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The Correspondent

The Correspondent

The Student News Site of Indiana University Kokomo

The Correspondent

SGA Takes Action to Revamp Campus Flyer Distribution and Boost Student Engagement

Elise Breisch
Bulletin board outside room KO106 in the main building

Student Rene Semple is very involved on campus. As the Student Union Board Vice President and a Senator for the Student Government Association, she is always promoting events and looking for events that others are attending.

One problem she has run into is that not only does she feel uninformed about campus activities, but she has noticed a lack in attendees at her own organizational events.

She has taken note of posters left on tables in the Cougar Café and on the hallway tables in the main building being thrown away sooner than the date they were stamped for removal. Semple has even been frustrated to see her flyers have been ripped off of the metal strips that are specifically for student use.

So, with metal strips and public tables being seemingly off limits for flyers, the only other option for physical information is the bulletin boards. However, according to handouts from Student Life, there are only seven bulletin boards approved for students to advertise for all of campus.

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Administrators worry about the lack of student attendance at the events they spend time planning, but do not address the fact that students are not seeing information in a timely manner. Because of this, SGA President Andrea Méndez Rodríguez has taken on the project of creating more structure around the use of flyers.

The issue of paper flyers being taken down has caught the attention of many students throughout the past few semesters. Méndez said that the main reason SGA decided to make moves to fix the situation was due to several anonymous student requests in their suggestion box.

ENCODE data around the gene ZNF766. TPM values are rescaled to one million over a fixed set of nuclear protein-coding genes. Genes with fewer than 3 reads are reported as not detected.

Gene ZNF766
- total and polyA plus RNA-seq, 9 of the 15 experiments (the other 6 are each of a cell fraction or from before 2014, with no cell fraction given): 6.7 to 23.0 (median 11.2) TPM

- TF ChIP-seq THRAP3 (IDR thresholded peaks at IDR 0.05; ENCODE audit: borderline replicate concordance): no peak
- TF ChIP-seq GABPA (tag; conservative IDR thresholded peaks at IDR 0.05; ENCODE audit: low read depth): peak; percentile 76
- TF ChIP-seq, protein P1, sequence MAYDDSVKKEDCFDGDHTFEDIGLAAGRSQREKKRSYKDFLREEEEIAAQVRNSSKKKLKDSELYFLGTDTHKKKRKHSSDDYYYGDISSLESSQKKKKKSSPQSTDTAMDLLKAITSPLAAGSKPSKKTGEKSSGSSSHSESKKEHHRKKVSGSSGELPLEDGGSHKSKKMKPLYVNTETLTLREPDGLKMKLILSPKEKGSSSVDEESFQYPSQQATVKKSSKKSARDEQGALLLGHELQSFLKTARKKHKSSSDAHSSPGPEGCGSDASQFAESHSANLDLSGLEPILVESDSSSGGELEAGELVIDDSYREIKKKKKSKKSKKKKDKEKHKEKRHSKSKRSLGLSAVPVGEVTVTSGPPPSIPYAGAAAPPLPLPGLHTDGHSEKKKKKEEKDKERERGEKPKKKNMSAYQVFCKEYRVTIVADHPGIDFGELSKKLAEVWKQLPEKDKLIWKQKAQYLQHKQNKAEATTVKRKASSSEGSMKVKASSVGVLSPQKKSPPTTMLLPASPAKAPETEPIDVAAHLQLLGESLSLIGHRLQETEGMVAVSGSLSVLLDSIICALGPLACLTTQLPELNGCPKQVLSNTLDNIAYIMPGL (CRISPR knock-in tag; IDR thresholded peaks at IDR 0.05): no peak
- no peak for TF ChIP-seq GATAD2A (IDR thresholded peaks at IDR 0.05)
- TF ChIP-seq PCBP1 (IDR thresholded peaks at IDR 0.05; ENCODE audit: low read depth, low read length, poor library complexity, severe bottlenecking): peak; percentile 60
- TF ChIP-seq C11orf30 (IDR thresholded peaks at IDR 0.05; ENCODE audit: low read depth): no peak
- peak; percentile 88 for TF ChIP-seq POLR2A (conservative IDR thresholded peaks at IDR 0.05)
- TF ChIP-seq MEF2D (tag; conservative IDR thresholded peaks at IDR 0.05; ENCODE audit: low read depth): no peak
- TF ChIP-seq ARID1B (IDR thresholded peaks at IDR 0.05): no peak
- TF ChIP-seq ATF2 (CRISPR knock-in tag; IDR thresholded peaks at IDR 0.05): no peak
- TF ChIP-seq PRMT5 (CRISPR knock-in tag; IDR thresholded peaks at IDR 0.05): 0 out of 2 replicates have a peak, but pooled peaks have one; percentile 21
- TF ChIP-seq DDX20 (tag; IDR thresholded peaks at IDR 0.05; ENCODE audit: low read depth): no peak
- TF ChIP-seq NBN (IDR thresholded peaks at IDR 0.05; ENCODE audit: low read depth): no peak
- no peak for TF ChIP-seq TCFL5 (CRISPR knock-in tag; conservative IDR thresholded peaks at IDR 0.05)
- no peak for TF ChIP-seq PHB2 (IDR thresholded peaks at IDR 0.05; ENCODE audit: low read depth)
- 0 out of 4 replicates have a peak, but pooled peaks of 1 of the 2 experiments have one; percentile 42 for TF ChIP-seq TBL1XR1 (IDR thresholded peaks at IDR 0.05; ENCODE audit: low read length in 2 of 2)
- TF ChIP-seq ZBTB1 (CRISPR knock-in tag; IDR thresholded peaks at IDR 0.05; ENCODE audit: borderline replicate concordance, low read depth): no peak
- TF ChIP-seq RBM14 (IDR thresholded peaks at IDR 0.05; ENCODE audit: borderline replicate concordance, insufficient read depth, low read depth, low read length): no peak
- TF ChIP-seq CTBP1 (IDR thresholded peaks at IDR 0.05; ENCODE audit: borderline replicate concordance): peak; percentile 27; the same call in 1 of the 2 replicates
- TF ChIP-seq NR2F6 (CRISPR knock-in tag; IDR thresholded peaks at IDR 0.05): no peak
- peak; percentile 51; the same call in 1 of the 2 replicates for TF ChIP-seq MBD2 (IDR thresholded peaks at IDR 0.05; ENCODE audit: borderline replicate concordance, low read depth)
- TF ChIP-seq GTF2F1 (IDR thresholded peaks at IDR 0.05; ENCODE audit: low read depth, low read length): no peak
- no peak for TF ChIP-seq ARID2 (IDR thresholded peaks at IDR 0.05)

According to John Sarber, the director of physical facilities at IUK, campus used to house many more bulletin boards for student use. However, during construction on several of the buildings in 2014, a lot of bulletin boards were removed so walls could be taken down.

Instead of putting all bulletin boards back up and crowding the walls, Sarber said the designers they worked with “strategically put [bulletin boards] where students would stop for a few seconds and look at things.”

Yet, every time clubs do spend a part of their budget on designing and printing off colored flyers, they end up in the trash after only a day of being on display.

Sarber says all flyer policing was done with the intention of cleaning up the campus, and better fitting the mold that was created by Bloomington. Even though students, like those suggesting SGA help fix the issue, prefer the feel of a colorful campus.

In an online survey conducted in Spring 2023, of the 147 students who took the survey, 109 said they felt flyers were the most prominent or one of the most prominent ways to learn about events on campus.

With clear evidence of students in support of flyers, SGA has been hard at work since the beginning of the semester creating a plan to eliminate the idea that bulletin boards and flyer displays always look crowded.

As just a preview of what the organization has planned, Méndez said that SGA is laying out specific rules for flyer distribution that allows the clubs that were already following regulations to still have physical advertisements, but the rules will restrict the clubs who contribute to the clutter.

This structure aids students like Semple who feel their organizations are struggling with decreased attendance to their events due in part to the lack of informational flyers.

In another effort to improve this, SGA is also working with Sarber and his team towards the goal of adding at least one more bulletin board in a high traffic area of every campus building.

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